PHILADELPHIA Researchers at the University of Pennsylvania School of Medicine discovered that proteins carrying chemical cargo in nerve cells react differently when exposed to the tau protein, which plays an important role in Alzheimers disease.
Troy, N.Y. - Two theoretical physicists at Rensselaer Polytechnic Institute have uncovered what they believe is the long-sought-after pathway that an HIV peptide takes to enter healthy cells. The theorists analyzed two years of biocomputation and simulation to uncover a surprisingly simple mechanism describing how this protein fragment penetrates the cell membrane. The discovery could help scientists treat other human illnesses by exploiting the same molecules that make HIV so deadly proficient.
GALVESTON, Texas — In the last few years, personalized medicine— using genetic or other molecular biology-based diagnostic tests to customize treatment for a particular patient — has emerged as a powerful new tool for health care.
Therapy guided by genetic testing has proven highly successful in treating some types of leukemia and breast and lung cancer. Similar personalized therapies are on the horizon for other types of cancer, as well as diabetes, heart disease and other deadly disorders.
A survey of some of the top hospitals in the country has found that protocols followed to determine brain death differ significantly among those institutions. In the January 22 issue of the journal Neurology, a team of researchers reports finding that brain death protocols at hospitals cited as top neurology and neurosurgery centers by U.S. News and World Report often do not follow the standards established by the American Academy of Neurology (AAN). The paper has received early online release.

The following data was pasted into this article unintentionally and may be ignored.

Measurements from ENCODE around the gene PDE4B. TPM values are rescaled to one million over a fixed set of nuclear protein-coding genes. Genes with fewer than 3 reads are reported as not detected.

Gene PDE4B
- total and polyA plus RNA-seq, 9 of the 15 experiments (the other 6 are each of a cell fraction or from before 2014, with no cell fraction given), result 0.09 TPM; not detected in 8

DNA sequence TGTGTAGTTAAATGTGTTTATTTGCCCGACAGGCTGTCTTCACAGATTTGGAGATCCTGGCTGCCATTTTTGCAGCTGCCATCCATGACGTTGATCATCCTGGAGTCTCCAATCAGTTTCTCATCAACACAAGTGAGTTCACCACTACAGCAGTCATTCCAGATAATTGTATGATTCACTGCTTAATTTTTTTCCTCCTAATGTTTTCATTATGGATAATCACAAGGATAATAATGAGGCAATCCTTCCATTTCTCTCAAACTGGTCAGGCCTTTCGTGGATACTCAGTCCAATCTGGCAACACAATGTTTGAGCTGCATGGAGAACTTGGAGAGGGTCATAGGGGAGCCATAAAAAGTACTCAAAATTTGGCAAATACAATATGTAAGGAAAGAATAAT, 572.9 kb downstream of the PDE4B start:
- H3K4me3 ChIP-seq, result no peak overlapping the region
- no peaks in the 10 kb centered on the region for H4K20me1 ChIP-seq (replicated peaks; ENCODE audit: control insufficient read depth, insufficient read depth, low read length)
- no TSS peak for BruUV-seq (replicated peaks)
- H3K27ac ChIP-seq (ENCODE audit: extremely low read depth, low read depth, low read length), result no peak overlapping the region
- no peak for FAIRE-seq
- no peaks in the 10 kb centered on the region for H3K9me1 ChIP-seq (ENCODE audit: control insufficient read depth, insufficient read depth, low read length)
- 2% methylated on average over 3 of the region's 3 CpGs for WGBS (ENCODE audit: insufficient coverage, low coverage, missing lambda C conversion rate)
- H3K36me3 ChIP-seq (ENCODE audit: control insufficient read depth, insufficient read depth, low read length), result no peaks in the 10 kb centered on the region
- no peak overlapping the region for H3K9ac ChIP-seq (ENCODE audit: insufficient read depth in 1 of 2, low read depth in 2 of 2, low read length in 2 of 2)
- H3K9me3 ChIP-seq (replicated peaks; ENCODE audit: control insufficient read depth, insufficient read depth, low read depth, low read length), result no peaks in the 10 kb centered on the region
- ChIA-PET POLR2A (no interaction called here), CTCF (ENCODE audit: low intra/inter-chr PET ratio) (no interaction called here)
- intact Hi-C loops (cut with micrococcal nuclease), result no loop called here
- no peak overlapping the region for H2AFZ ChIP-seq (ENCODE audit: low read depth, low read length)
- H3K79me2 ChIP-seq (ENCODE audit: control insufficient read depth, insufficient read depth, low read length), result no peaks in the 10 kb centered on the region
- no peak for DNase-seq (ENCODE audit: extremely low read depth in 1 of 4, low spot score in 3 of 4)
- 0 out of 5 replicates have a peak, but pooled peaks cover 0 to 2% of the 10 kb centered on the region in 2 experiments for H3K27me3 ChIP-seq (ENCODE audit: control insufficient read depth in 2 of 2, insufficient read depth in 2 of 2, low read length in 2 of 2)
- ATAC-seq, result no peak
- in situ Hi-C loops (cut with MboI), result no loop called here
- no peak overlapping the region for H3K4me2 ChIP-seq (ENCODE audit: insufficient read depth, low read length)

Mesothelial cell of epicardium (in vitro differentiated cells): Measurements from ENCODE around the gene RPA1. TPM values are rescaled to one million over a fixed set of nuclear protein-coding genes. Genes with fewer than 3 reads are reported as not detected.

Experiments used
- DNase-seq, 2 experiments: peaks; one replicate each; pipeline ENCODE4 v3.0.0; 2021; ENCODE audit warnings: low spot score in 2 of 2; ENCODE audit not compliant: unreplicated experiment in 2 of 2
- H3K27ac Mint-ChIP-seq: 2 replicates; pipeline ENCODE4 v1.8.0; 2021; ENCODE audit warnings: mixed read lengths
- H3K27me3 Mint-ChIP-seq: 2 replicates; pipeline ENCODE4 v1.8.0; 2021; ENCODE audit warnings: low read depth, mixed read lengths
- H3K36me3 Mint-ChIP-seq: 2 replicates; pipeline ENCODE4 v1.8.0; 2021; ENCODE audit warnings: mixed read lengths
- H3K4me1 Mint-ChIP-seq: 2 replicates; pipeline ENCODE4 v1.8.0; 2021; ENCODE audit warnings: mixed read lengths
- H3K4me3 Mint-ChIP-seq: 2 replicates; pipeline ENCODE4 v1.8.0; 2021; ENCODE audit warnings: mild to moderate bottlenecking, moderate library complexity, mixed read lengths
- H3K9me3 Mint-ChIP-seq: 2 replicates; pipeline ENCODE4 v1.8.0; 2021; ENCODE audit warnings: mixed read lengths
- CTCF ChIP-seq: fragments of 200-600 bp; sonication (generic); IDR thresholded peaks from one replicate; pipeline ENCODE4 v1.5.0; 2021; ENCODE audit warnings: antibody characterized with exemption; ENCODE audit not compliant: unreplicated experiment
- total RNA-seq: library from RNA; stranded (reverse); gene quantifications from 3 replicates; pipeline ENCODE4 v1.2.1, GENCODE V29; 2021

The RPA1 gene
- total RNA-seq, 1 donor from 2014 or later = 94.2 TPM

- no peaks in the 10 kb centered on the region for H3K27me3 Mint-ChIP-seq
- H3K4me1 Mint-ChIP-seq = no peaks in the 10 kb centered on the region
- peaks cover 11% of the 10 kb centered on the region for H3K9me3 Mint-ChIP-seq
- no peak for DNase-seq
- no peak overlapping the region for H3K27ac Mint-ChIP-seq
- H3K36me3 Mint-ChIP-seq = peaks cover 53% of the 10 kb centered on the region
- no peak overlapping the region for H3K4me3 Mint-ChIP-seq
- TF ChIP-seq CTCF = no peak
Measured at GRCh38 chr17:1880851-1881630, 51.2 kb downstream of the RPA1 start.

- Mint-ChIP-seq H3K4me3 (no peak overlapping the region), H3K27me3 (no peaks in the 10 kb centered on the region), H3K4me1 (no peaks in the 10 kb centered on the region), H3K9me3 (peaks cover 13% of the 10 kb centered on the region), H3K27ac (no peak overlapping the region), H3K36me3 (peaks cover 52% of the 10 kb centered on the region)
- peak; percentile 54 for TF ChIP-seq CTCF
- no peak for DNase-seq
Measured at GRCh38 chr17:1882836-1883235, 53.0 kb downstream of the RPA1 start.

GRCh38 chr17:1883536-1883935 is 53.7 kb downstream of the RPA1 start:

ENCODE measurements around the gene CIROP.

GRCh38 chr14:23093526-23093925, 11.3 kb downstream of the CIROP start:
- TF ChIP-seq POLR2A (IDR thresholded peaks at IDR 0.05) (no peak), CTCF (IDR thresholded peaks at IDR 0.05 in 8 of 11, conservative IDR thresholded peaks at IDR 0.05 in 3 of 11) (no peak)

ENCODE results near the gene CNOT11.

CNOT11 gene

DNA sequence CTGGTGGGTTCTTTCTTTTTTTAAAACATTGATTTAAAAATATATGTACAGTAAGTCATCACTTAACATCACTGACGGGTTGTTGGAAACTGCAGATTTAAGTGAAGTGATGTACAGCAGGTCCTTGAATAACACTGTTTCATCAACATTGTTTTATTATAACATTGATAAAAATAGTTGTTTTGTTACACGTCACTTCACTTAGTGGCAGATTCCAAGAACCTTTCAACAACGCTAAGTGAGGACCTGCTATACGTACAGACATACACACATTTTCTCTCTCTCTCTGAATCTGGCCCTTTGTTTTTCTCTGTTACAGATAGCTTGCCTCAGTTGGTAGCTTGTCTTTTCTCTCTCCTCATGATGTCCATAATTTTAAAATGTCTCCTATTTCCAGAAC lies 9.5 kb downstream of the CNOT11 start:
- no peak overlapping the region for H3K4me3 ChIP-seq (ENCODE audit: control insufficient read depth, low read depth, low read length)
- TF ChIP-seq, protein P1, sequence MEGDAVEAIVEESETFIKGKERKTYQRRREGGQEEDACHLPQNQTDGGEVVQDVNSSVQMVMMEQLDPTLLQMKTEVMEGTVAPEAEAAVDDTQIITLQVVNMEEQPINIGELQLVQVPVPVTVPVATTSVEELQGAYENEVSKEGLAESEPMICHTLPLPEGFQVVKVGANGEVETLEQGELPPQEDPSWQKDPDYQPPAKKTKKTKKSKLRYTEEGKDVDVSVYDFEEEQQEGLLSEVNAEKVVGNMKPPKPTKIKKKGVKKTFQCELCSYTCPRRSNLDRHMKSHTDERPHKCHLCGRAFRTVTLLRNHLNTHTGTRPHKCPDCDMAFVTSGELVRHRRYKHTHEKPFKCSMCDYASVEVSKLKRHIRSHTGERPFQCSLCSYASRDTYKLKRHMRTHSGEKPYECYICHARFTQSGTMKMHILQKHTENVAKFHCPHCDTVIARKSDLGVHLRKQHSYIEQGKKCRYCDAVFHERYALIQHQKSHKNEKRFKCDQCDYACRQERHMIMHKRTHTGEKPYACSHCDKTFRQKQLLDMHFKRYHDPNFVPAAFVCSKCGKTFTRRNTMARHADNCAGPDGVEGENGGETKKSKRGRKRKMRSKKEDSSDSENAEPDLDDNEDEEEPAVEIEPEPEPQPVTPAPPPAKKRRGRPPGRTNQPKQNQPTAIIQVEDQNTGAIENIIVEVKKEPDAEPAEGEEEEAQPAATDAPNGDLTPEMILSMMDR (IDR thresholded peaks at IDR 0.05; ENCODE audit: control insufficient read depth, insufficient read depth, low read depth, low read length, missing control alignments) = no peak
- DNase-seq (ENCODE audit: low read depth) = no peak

Scientists have developed a potentially powerful new tool in the fight against deficiencies in dietary vitamin A, which cause eye diseases, including blindness, in 40 million children annually, and increased health risks for about 250 million people, mostly in developing countries.
OAK RIDGE, Tenn., Jan. 17, 2008 Scientific studies on climate change, energy and alternative fuels are among the 30 projects awarded more than 145 million processing hours on supercomputers at Oak Ridge National Laboratory through the Department of Energys Innovative and Novel Computational Impact on Theory and Experiment (INCITE) program.
WASHINGTON -- The rapid increase in the use of wireless communication devices in recent years has been accompanied by a significant amount of research into potential health effects from high exposure to radiofrequency (RF) energy emitted by these devices. A new National Research Council report, requested by the U.S. Food and Drug Administration, identifies research that could further extend understanding of long-term low exposure to these devices.